How does somatically informed dance practice support health in people with Parkinson’s? As a process of change, how might somatically informed practice alter the perspectives of the dance artist and people living with Parkinson’s? As research practitioner, what can I learn about the relationship of dance to health through the creative process of one to one Dance and Parkinson’s practice? Valuing the person with Parkinson’s, the creative process, and the art form of dance, my thesis examines one to one, co-creative, and somatically informed dance practice. It aims to support health in people living with Parkinson’s and promote change in the perceptions of the dance artist and research participants. Through my Action research project ‘Home Performance’, shared dance practice creates embodied knowledge through which a new framework of one to one Dance and Parkinson’s practice emerges. My approach to practice is compared with the work of three eminent Dance and Parkinson’s artists from the United States and triangulated through Somatic inquiry. My methodology explores a Deleuzian informed feminist perspective which parallels Somatic theory and practice. Dance supports health in the whole person and changes perspectives in people with Parkinson’s through a shifting, unfolding, bio-psycho-social process. One to one practice is performative and intra-active, with explorative dance encounters connecting partners through spatial and haptic engagement in the home environment. A corporeal exchange, and means of promoting power-sharing relationships, the creative process of one to one Dance and Parkinson’s practice promotes health and alters perceptions through processes of change, connection, and flow. Empathy and understanding grow through shared dance experiences, with one to one Dance and Parkinson’s practice a process for promoting self-care, and care for the ‘other’.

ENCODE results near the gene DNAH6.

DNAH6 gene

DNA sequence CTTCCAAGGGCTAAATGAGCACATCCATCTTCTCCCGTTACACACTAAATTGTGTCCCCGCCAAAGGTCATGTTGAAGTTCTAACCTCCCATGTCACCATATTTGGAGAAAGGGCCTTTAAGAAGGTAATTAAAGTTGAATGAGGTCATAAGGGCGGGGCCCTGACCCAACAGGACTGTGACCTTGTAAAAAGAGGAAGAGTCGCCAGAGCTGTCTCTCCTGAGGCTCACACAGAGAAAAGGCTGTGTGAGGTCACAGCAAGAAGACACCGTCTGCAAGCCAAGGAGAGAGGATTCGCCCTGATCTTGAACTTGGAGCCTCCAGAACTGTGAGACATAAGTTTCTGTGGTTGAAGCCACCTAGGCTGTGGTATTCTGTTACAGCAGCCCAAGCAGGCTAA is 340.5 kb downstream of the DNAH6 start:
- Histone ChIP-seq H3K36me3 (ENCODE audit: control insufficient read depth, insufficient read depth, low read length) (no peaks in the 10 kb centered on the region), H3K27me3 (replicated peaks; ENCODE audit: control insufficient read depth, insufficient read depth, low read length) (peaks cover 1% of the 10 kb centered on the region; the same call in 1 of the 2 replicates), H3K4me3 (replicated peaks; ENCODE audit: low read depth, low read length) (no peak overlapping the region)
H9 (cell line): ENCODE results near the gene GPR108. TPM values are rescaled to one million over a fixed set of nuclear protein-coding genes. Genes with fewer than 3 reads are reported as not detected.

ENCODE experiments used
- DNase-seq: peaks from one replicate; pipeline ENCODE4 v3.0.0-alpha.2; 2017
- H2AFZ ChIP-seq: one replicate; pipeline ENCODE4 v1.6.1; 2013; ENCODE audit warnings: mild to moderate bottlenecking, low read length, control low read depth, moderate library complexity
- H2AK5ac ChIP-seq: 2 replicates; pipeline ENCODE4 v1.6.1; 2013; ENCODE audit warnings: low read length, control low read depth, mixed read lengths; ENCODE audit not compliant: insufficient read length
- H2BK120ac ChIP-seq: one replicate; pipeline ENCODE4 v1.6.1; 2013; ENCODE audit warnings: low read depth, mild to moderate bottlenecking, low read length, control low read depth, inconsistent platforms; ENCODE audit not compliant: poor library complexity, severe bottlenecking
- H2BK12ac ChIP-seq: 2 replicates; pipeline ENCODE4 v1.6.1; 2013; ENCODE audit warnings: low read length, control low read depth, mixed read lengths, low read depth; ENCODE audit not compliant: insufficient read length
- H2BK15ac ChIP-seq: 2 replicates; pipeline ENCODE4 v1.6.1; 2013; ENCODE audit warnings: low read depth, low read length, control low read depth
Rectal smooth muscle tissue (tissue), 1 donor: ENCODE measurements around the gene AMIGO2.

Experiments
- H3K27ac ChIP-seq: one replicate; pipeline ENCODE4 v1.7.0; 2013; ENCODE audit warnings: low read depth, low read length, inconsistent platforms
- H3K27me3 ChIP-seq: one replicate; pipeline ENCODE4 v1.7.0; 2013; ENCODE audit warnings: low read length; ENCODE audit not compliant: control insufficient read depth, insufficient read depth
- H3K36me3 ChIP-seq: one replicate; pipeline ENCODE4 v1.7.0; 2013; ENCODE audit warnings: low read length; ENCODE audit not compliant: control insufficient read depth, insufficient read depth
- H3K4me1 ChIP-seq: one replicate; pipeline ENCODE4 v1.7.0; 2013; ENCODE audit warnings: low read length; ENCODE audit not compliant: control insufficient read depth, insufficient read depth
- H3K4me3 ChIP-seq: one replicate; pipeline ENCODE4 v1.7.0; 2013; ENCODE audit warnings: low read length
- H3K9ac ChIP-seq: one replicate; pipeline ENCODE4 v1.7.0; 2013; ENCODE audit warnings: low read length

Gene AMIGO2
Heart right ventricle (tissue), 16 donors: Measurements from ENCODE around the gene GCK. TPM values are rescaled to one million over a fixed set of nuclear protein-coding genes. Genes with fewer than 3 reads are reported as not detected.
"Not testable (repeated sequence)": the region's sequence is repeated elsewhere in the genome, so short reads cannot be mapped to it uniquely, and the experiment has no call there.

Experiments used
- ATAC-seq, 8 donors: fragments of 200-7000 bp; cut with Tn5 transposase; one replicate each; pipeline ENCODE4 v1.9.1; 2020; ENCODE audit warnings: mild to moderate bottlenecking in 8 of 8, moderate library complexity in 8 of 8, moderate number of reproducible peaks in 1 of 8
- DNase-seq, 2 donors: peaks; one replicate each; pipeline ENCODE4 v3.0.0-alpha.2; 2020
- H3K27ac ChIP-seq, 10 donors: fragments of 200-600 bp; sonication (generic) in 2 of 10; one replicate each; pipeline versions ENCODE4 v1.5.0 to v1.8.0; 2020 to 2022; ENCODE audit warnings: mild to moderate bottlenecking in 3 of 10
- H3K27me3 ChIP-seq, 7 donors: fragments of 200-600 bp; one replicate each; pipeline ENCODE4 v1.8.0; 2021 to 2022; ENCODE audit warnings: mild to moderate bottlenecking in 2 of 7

|Date of Award||31 Jul 2021|
|Supervisor||Emilyn Claid (Director of Studies) & Sara Houston (Supervisor)|
- One to one
- Action research
- Home-based practice